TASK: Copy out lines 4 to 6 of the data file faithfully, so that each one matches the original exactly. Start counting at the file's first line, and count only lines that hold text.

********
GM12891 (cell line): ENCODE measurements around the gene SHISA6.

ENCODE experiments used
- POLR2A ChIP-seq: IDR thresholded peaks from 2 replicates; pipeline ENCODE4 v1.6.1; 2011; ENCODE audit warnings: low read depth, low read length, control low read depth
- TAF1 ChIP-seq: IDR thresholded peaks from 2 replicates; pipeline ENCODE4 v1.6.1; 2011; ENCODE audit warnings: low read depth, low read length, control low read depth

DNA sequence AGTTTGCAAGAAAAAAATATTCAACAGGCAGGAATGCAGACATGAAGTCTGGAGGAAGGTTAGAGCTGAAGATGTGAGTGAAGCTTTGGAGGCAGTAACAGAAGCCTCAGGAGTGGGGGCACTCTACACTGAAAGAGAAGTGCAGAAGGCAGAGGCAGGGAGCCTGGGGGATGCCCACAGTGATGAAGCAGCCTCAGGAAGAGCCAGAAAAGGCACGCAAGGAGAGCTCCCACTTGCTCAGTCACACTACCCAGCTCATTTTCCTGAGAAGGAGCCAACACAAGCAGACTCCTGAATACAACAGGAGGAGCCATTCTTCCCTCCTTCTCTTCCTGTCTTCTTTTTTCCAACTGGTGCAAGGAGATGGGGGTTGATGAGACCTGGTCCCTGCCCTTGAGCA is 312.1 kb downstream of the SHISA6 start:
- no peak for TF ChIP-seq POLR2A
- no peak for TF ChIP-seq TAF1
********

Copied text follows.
- TAF1 ChIP-seq: IDR thresholded peaks from 2 replicates; pipeline ENCODE4 v1.6.1; 2011; ENCODE audit warnings: low read depth, low read length, control low read depth

DNA sequence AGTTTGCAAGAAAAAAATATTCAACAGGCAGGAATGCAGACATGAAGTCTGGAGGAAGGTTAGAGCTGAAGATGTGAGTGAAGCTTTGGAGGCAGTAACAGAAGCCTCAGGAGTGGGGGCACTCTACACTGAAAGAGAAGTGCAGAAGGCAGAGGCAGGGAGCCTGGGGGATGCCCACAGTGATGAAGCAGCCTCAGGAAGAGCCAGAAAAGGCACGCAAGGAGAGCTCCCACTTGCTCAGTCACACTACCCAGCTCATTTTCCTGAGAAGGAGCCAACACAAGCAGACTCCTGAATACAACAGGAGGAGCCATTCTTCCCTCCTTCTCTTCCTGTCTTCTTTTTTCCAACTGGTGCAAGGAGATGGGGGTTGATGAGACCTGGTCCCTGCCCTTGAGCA is 312.1 kb downstream of the SHISA6 start:
- no peak for TF ChIP-seq POLR2A